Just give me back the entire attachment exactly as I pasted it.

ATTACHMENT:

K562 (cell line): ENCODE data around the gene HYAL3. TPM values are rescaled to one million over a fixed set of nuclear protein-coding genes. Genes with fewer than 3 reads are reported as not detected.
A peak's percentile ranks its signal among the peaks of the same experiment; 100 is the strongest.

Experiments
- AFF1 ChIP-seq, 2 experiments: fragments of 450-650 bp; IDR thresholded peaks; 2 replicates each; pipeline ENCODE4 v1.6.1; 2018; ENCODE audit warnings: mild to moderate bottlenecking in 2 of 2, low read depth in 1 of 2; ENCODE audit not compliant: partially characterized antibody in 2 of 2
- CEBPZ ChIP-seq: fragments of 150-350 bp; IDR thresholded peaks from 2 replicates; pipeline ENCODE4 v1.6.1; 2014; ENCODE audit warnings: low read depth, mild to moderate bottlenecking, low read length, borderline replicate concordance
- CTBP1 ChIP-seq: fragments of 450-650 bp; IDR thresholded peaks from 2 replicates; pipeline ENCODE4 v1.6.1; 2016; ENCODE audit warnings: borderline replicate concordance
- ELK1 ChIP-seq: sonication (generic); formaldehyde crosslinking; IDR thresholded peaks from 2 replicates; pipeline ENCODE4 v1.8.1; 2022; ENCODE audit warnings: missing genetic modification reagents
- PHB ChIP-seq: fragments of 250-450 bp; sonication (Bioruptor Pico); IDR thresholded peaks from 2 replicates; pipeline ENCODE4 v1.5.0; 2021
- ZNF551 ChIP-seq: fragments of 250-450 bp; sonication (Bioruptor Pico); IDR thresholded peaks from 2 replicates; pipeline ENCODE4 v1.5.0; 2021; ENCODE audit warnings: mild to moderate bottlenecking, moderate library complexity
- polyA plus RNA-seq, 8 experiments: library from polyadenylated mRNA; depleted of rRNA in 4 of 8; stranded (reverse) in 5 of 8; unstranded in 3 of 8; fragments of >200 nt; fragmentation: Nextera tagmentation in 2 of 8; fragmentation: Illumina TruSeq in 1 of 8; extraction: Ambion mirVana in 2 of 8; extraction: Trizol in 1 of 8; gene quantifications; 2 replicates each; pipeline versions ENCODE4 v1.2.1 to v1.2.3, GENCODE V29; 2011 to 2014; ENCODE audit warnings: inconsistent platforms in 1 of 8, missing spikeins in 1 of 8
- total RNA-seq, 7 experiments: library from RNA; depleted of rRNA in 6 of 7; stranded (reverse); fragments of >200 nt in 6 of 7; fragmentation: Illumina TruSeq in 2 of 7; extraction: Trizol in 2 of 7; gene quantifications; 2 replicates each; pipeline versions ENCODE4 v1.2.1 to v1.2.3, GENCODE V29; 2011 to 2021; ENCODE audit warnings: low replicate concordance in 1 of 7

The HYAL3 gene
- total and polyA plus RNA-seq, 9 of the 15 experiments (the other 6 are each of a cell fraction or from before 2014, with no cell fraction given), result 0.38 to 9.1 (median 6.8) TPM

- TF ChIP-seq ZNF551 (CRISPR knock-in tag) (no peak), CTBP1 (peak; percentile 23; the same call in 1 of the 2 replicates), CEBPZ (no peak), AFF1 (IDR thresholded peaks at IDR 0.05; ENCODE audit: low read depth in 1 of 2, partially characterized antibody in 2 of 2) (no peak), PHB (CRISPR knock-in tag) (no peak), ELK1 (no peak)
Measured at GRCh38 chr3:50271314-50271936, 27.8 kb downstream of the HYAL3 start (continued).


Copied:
K562 (cell line): ENCODE data around the gene HYAL3. TPM values are rescaled to one million over a fixed set of nuclear protein-coding genes. Genes with fewer than 3 reads are reported as not detected.
A peak's percentile ranks its signal among the peaks of the same experiment; 100 is the strongest.

Experiments
- AFF1 ChIP-seq, 2 experiments: fragments of 450-650 bp; IDR thresholded peaks; 2 replicates each; pipeline ENCODE4 v1.6.1; 2018; ENCODE audit warnings: mild to moderate bottlenecking in 2 of 2, low read depth in 1 of 2; ENCODE audit not compliant: partially characterized antibody in 2 of 2
- CEBPZ ChIP-seq: fragments of 150-350 bp; IDR thresholded peaks from 2 replicates; pipeline ENCODE4 v1.6.1; 2014; ENCODE audit warnings: low read depth, mild to moderate bottlenecking, low read length, borderline replicate concordance
- CTBP1 ChIP-seq: fragments of 450-650 bp; IDR thresholded peaks from 2 replicates; pipeline ENCODE4 v1.6.1; 2016; ENCODE audit warnings: borderline replicate concordance
- ELK1 ChIP-seq: sonication (generic); formaldehyde crosslinking; IDR thresholded peaks from 2 replicates; pipeline ENCODE4 v1.8.1; 2022; ENCODE audit warnings: missing genetic modification reagents
- PHB ChIP-seq: fragments of 250-450 bp; sonication (Bioruptor Pico); IDR thresholded peaks from 2 replicates; pipeline ENCODE4 v1.5.0; 2021
- ZNF551 ChIP-seq: fragments of 250-450 bp; sonication (Bioruptor Pico); IDR thresholded peaks from 2 replicates; pipeline ENCODE4 v1.5.0; 2021; ENCODE audit warnings: mild to moderate bottlenecking, moderate library complexity
- polyA plus RNA-seq, 8 experiments: library from polyadenylated mRNA; depleted of rRNA in 4 of 8; stranded (reverse) in 5 of 8; unstranded in 3 of 8; fragments of >200 nt; fragmentation: Nextera tagmentation in 2 of 8; fragmentation: Illumina TruSeq in 1 of 8; extraction: Ambion mirVana in 2 of 8; extraction: Trizol in 1 of 8; gene quantifications; 2 replicates each; pipeline versions ENCODE4 v1.2.1 to v1.2.3, GENCODE V29; 2011 to 2014; ENCODE audit warnings: inconsistent platforms in 1 of 8, missing spikeins in 1 of 8
- total RNA-seq, 7 experiments: library from RNA; depleted of rRNA in 6 of 7; stranded (reverse); fragments of >200 nt in 6 of 7; fragmentation: Illumina TruSeq in 2 of 7; extraction: Trizol in 2 of 7; gene quantifications; 2 replicates each; pipeline versions ENCODE4 v1.2.1 to v1.2.3, GENCODE V29; 2011 to 2021; ENCODE audit warnings: low replicate concordance in 1 of 7

The HYAL3 gene
- total and polyA plus RNA-seq, 9 of the 15 experiments (the other 6 are each of a cell fraction or from before 2014, with no cell fraction given), result 0.38 to 9.1 (median 6.8) TPM

- TF ChIP-seq ZNF551 (CRISPR knock-in tag) (no peak), CTBP1 (peak; percentile 23; the same call in 1 of the 2 replicates), CEBPZ (no peak), AFF1 (IDR thresholded peaks at IDR 0.05; ENCODE audit: low read depth in 1 of 2, partially characterized antibody in 2 of 2) (no peak), PHB (CRISPR knock-in tag) (no peak), ELK1 (no peak)
Measured at GRCh38 chr3:50271314-50271936, 27.8 kb downstream of the HYAL3 start (continued).